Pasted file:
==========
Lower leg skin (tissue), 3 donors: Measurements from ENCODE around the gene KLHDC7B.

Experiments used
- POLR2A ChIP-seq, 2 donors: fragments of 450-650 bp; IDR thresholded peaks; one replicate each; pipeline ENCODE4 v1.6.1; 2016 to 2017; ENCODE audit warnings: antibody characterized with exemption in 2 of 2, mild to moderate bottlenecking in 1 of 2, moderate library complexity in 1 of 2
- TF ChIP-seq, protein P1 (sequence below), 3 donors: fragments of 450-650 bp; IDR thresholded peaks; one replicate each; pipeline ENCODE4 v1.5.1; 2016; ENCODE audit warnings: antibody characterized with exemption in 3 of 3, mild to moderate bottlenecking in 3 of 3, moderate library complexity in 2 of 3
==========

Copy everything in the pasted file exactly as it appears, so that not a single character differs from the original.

Lower leg skin (tissue), 3 donors: Measurements from ENCODE around the gene KLHDC7B.

Experiments used
- POLR2A ChIP-seq, 2 donors: fragments of 450-650 bp; IDR thresholded peaks; one replicate each; pipeline ENCODE4 v1.6.1; 2016 to 2017; ENCODE audit warnings: antibody characterized with exemption in 2 of 2, mild to moderate bottlenecking in 1 of 2, moderate library complexity in 1 of 2
- TF ChIP-seq, protein P1 (sequence below), 3 donors: fragments of 450-650 bp; IDR thresholded peaks; one replicate each; pipeline ENCODE4 v1.5.1; 2016; ENCODE audit warnings: antibody characterized with exemption in 3 of 3, mild to moderate bottlenecking in 3 of 3, moderate library complexity in 2 of 3